Gazans survey damage, but will they reflect on it?

On Saturday, the Washington Post chose as its lead story a piece about Gazans surveying the damage caused by Israel’s response to rocket attacks by Hamas. Those rocket attacks were mentioned only in passing.

The Post’s headline story wasn’t exactly news. Everyone knows that Gaza was damaged by Israeli strikes. The story’s only purpose was to garner sympathy for Gazans.

Indeed, the story was so slanted that it could almost have been written by Hamas. It might have been vetted by the terrorist outfit. The Post’s reporters — Steve Hendrix and Hazem Balousha — are in Gaza City only because Hamas allows them to be.

The Post doesn’t really address the interesting question — whether Gazans will reflect on the damage and, if so, what they will conclude. It’s easy to “survey” what Gazans have lost thanks to Hamas’ attack on Israel. But will residents ask themselves what they have gained from it and, more generally, what they gain from being governed by Hamas?

Hamas gained something. It confirmed that it can inflict damage, albeit minimal, on Israel. It confirmed that it’s at the vanguard of the fight, albeit futile, to destroy the Jewish state.

It has demonstrated to its Iranian backers that their financial investment in Hamas’ terrorism yields some return. And the exchange of fire with Israel probably caused an uptick in anti-Israeli and anti-Semitic sentiment in the West.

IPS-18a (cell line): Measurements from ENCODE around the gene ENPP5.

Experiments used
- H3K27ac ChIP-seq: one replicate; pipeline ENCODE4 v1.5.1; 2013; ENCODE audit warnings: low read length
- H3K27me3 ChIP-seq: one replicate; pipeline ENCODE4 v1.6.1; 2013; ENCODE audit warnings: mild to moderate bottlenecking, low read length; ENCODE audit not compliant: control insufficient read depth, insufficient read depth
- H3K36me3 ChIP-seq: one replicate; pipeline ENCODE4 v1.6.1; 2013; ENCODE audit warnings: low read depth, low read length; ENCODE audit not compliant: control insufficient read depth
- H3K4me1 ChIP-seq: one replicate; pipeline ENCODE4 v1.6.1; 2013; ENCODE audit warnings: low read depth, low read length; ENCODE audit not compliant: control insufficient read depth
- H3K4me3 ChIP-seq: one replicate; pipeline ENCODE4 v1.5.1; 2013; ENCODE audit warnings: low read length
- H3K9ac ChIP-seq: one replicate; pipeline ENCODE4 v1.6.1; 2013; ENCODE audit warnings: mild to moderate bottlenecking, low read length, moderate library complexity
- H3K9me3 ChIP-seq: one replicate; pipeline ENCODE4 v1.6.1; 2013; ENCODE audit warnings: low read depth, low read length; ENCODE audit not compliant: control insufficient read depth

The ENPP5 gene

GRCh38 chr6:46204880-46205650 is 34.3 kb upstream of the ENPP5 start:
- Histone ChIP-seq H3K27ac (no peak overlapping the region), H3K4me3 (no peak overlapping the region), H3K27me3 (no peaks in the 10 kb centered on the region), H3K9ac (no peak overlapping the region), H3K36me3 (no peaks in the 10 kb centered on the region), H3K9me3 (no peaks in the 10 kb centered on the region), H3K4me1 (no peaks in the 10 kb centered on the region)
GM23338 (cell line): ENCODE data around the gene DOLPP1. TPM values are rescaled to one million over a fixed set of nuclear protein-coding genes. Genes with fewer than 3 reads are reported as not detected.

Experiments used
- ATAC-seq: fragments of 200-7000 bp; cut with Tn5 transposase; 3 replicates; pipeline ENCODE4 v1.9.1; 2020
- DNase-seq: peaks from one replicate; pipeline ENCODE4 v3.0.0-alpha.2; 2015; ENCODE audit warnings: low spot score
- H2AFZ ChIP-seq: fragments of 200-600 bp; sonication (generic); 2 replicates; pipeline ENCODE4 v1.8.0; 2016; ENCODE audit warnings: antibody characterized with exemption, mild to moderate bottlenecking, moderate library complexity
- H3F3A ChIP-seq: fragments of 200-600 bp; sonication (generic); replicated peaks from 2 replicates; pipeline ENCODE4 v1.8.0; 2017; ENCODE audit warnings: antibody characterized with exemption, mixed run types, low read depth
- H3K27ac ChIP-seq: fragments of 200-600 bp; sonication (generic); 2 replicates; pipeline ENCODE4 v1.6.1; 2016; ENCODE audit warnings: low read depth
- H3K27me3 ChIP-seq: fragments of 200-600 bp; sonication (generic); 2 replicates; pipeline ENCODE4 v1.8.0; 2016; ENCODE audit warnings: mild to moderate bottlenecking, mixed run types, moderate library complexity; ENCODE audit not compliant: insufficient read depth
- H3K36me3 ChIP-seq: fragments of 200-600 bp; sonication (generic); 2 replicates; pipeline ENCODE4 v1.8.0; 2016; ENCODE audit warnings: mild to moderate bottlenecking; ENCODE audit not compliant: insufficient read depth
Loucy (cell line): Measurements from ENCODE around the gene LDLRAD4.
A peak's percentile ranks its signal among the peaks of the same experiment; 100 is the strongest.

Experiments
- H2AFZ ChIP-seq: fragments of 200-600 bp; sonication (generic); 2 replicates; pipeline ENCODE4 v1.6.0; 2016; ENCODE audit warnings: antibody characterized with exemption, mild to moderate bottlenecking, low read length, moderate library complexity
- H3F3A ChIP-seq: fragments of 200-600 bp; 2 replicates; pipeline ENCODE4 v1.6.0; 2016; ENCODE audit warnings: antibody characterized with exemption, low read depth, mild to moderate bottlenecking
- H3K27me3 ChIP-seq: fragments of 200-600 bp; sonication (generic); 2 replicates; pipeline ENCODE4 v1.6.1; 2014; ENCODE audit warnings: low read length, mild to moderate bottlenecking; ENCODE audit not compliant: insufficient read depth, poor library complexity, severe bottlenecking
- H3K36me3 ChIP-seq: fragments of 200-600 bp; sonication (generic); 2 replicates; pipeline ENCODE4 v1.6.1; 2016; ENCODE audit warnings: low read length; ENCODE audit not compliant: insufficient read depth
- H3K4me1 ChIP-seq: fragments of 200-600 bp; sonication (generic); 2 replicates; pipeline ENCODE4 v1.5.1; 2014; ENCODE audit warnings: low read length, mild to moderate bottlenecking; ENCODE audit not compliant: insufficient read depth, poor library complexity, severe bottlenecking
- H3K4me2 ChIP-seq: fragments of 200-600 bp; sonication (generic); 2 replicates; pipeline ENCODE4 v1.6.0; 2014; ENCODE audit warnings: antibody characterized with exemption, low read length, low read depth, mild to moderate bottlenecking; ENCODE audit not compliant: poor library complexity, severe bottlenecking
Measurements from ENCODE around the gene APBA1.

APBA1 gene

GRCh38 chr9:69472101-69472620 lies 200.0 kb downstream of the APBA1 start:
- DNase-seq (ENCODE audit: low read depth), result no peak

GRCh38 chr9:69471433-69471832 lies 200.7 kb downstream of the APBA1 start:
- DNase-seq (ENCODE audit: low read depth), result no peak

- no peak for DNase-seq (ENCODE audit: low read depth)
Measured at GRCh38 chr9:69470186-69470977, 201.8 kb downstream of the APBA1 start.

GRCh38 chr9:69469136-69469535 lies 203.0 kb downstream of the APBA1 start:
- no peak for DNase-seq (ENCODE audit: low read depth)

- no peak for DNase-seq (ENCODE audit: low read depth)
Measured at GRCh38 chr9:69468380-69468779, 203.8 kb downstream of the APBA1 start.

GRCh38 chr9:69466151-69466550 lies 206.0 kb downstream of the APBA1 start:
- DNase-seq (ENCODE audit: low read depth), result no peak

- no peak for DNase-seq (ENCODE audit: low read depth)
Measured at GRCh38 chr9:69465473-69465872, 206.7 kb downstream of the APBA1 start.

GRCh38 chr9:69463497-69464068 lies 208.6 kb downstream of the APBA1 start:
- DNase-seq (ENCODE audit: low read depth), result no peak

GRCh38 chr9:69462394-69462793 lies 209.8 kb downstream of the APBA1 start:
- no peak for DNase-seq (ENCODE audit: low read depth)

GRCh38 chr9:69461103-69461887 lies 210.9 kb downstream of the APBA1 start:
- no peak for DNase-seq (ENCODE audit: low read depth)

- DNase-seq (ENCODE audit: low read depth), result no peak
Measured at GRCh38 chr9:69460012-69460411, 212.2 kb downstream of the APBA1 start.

But what did the Gazans gain? Maybe some are gratified that Hamas killed about a dozen residents of Israel, not all of whom were Jews or Israelis. But the Gazan death toll was considerably higher. Beyond this dubious tradeoff, it’s difficult to see Gazans having achieved anything.

Hamas, of course, is claiming victory in the one-sided battle of bombing. Do ordinary Gazans buy this narrative?

The Post quotes two of them — a father and a son — as saying that Hamas is more popular now as a result of the “revolution” against Israel.

What revolution? A few protests and a relatively minor clash between Arabs and the police in Jerusalem?

It’s impossible for those of us in the U.S. to know how residents of Gaza really feel about Hamas’ latest bout with Israel. I doubt that the Post’s men in Gaza City know, either. And if they learn that Hamas has lost support, I have no confidence they will tell us.